Editor’s Note: Rick Clunn of Ava, Missouri, has won 4 Bassmasters (www.bassmaster.com) Classics (1976, 1977, 1984, and 1990) and has 16 Bassmaster tournament wins, besides national wins on several other bass-fishing tournament circuits. Rick Clunn has been a consummate student of bass and knows bass fishing. Years ago, Rick Clunn told me that he believed in the Oriental philosophy about age – that older people should be revered for their wisdom. Clunn says, “In Oriental cultures, as people get older, they’re seen more and have perfected their crafts. That’s why at 72, I believe my best days of bass fishing are in front of me.” At the Bassmaster’s Elite Tournament on the St. John’s River on February 7-10, 2019, Rick Clunn made the cut to the top 10 who would fish on the last day of the tournament for the championship. That was the good news. However, he’d finished in 8th place and was 11 pounds behind the 1st place finisher at the beginning of the day.
Rick Clunn recalls, “At the February, 2019, St. John’s tournament, on the last day, I felt good having a 5, a 6-1/2 and three, 4s in the livewell, but I always fished until the last minute of every tournament. However, I wasn’t mentally prepared for what was about to happen. At mid-day, I caught a bass that weighed 9.14 pounds and culled one of my 4-pounders. I asked my cameraman, ‘How many pounds do you think I’ve got?’ And the cameraman replied, ‘I think you’re close to 30 pounds.’ I told him, ‘If I could cull two more of those 4-pounders in the livewell, I think I could get 36 pounds of bass for the day and have 100 pounds for the tournament, which would put me in the Century Club.”
Two days before, Clunn had caught most of his bass fishing soft-plastic lures and six of the top-10 competitors were fishing the same area that Clunn was fishing. They were pitching mainly shallow docks and a few patches of shallow reeds where the bass were starting to set-up to spawn. Between the docks the other competitors were fishing were patches of dollar pads (small lily pads), and none of the other anglers were trying to catch bass out of them. Instead, they were focusing on flipping the docks and fishing the bigger pads.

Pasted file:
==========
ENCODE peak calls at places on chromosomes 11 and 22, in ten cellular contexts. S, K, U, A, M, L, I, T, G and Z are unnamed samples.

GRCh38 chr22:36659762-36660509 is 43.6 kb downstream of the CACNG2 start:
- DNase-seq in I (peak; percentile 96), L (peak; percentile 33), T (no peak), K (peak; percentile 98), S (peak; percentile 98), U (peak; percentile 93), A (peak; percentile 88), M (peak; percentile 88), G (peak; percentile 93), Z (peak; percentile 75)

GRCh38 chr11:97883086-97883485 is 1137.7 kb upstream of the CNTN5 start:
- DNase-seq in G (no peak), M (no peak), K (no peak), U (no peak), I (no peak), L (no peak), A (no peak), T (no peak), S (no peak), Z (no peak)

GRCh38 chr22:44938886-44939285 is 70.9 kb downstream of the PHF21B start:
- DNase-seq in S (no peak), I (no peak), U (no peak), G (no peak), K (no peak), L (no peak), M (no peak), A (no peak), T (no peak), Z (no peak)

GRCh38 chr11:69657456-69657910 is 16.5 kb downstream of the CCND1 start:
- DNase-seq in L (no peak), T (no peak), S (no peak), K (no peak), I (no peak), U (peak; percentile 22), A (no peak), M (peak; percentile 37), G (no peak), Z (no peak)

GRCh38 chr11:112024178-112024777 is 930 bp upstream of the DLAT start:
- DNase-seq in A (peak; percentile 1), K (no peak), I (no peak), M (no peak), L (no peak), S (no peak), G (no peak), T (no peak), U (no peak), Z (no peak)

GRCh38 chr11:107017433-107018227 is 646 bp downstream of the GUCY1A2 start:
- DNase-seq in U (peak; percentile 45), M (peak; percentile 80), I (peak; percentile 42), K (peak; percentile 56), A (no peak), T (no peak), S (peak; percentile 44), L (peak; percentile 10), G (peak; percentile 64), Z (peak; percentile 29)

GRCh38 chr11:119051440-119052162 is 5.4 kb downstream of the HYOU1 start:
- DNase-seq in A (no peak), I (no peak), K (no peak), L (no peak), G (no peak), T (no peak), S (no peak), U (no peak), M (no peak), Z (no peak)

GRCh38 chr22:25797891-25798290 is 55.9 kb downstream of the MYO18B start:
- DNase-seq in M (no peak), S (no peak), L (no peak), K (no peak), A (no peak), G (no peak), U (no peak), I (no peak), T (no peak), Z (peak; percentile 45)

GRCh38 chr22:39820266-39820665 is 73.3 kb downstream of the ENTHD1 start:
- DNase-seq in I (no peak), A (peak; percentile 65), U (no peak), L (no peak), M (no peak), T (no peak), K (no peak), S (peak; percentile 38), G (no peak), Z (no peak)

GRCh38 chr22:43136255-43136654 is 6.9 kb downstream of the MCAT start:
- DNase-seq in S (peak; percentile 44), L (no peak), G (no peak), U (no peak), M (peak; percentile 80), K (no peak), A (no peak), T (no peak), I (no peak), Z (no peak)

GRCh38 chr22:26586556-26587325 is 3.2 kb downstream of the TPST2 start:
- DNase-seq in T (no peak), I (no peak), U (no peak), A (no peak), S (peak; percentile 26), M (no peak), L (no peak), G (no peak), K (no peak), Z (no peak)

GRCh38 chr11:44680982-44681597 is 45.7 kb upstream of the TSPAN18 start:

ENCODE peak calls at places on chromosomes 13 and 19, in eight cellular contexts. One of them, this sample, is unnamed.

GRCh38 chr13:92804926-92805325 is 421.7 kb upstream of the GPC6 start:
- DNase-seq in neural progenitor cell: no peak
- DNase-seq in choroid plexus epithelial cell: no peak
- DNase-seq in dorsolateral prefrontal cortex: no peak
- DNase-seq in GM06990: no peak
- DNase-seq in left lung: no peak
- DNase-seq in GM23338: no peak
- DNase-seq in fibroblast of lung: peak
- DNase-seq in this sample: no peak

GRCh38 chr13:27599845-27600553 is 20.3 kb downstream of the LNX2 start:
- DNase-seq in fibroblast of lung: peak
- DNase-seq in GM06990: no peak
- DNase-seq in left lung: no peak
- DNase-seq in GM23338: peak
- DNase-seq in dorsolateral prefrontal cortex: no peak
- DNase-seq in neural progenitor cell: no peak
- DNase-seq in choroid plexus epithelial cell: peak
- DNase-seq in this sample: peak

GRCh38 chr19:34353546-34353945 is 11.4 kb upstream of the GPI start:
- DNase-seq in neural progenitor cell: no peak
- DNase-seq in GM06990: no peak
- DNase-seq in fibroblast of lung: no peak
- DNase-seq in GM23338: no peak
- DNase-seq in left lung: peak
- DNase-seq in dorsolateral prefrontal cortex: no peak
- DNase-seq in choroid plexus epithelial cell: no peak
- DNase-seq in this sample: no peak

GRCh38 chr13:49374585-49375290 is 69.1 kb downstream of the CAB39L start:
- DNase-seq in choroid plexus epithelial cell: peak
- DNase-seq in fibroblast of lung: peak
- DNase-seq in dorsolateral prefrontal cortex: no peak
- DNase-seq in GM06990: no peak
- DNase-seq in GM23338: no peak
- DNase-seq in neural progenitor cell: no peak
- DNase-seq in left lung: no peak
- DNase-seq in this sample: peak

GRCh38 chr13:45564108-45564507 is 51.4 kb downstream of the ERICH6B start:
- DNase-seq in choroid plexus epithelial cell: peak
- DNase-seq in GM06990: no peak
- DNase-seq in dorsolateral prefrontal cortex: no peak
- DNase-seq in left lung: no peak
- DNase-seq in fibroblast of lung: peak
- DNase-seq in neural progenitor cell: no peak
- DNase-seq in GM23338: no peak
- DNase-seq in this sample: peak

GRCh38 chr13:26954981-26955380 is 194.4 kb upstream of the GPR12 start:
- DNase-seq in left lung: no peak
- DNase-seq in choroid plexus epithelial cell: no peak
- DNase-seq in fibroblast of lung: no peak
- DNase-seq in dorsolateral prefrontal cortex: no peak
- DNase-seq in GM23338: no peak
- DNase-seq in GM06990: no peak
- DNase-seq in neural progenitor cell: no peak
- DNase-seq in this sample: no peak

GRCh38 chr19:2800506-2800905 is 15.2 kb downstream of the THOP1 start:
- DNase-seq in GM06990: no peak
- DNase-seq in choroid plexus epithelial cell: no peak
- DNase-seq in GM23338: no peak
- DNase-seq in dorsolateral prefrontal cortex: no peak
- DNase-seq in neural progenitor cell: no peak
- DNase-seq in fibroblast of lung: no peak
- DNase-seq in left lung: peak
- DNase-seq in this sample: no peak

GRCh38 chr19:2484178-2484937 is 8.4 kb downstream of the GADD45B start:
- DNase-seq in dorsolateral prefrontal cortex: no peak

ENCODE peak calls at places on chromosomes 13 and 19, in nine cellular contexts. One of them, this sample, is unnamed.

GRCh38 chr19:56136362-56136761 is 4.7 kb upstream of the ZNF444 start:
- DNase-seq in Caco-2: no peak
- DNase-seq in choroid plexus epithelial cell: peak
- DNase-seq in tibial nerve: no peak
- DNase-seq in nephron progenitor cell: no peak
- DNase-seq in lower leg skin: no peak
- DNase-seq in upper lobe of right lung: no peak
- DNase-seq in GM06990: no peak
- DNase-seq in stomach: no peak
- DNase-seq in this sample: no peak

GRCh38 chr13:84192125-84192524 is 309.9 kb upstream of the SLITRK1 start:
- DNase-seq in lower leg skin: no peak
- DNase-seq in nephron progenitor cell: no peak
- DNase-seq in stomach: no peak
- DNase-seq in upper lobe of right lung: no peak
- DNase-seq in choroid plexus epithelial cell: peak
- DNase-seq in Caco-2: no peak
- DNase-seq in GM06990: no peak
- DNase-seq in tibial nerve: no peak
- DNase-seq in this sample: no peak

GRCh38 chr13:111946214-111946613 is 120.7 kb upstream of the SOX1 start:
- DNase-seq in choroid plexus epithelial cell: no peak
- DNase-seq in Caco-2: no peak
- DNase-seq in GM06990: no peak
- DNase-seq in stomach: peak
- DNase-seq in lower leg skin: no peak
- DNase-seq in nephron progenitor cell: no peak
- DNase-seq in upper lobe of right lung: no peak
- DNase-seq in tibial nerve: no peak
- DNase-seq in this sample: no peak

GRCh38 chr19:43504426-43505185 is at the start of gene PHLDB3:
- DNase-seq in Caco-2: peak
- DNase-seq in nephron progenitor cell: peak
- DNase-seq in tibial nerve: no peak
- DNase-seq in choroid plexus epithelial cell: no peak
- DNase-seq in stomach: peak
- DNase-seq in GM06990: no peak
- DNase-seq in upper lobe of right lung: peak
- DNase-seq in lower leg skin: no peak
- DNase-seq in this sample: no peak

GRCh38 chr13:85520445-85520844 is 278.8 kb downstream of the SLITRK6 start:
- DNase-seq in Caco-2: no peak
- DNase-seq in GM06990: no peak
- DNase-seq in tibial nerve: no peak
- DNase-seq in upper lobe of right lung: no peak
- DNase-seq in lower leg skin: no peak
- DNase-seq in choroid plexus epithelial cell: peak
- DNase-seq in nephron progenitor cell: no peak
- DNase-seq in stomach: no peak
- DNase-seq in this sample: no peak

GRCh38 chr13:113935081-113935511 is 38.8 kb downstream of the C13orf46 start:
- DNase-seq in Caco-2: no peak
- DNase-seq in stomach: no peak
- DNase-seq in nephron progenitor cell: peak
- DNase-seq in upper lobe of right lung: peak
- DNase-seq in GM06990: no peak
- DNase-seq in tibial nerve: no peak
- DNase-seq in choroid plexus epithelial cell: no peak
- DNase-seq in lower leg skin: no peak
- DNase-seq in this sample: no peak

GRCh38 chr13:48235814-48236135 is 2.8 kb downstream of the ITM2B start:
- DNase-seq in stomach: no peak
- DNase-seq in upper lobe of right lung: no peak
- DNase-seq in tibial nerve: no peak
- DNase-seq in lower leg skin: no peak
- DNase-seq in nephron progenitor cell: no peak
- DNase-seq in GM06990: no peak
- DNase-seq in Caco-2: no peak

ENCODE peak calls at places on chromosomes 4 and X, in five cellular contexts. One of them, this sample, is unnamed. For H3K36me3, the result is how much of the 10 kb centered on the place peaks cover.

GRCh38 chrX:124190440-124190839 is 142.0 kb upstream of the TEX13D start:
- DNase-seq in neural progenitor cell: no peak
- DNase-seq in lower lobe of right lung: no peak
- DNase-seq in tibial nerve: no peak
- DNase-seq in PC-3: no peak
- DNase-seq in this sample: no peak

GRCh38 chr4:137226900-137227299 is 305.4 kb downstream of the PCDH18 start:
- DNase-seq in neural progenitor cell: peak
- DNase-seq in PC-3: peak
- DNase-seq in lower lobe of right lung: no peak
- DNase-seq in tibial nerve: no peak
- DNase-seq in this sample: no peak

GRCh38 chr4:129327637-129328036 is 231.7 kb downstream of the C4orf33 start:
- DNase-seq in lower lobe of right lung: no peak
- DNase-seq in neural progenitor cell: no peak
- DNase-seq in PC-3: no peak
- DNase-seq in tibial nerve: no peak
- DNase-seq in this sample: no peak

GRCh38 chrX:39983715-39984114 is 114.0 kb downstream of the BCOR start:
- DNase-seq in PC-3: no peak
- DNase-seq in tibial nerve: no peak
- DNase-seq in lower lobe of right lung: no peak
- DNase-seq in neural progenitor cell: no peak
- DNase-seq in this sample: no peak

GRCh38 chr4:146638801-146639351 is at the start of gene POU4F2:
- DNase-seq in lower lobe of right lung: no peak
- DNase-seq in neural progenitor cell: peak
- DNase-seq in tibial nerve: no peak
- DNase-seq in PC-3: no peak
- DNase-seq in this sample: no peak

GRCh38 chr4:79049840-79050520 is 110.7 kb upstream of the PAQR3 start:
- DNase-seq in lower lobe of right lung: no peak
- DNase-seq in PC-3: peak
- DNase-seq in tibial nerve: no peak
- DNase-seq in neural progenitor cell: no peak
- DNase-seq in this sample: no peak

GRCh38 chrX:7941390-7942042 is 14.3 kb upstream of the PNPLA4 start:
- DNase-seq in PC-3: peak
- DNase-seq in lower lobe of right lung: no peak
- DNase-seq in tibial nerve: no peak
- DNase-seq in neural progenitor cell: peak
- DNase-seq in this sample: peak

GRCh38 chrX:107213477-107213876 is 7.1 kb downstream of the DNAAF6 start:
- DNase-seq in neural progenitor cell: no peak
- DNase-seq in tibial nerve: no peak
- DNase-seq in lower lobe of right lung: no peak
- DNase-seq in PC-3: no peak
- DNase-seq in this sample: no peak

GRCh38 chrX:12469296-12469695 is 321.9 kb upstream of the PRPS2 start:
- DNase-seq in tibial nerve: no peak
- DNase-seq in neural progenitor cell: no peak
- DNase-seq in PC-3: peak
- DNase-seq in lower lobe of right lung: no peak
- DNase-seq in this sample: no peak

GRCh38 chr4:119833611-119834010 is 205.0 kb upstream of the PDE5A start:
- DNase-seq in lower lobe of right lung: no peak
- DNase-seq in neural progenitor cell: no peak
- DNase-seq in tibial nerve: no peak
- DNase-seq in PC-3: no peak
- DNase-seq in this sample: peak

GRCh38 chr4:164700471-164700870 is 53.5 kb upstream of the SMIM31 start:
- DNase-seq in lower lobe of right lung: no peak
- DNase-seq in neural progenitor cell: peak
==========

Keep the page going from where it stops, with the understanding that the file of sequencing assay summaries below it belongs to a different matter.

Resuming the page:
“I remembered that I had caught two of my bigger bass earlier in the tournament fishing a spinner bait around those dollar pads between the boat docks,” Clunn explains. “I knew that the other six anglers and I had fished all the obvious spots where the big bass were. After lunch, clouds rolled in, rain started coming down, and the wind began blowing. One of my favorite lures to fish in that kind of weather was a spinner bait. I took out my spinner bait, tied it on and thought to myself, ‘Everybody’s fishing all the good spots, and nobody’s fishing between the boat docks and the lily pads.’ Every bass I caught for the rest of the day, except the 9.14 pounder that I had caught in the morning, I caught on a spinner bait. Right at the end of the day, fishing the spinner bait with 15 minutes left to go in the tournament, I caught a bass that weighed 9 pounds and 11 ounces.”
When Clunn put that bass in his livewell, he said, “Wow. I think I may have 36 pounds, which will put me in the Century Club.” But he knew he had to sprint back to the launch site. All day long, he never assumed he was in the lead, or that he might be able to overtake the leader, because starting the day 11 pounds behind, winning the tournament to Clunn was an impossible dream. “Since I knew I wasn’t close enough to have a chance to win, I was able to fish all day long without any mental pressure,” Clunn explains. “I could just enjoy this great day of fishing. I knew that this tournament had been scheduled for when the big bass were moving into the shallows to spawn. Normally bass would come in to spawn in waves. However, the area had had a hard winter. During practice days, the water temperature was 50 degrees. But when the tournament began, the water started warming up, and on the last day of the tournament the water was 60+ degrees. Each day of the tournament I could see more and more big bass moving to the shallows, so I was excited that I got to fish when this phenomenon was happening.”
For more information on Rick Clunn, go to his Facebook page: (www.facebook.com/rick.clunn)
To learn more about bass fishing, check out John E. Phillips’ book, “How to Bass Fish Like a Pro,” available in Kindle, print and Audible at http://amzn.to/YpoJvD.
Tomorrow: Rick Clunn Learns His Weight of St. John River Tournament Bass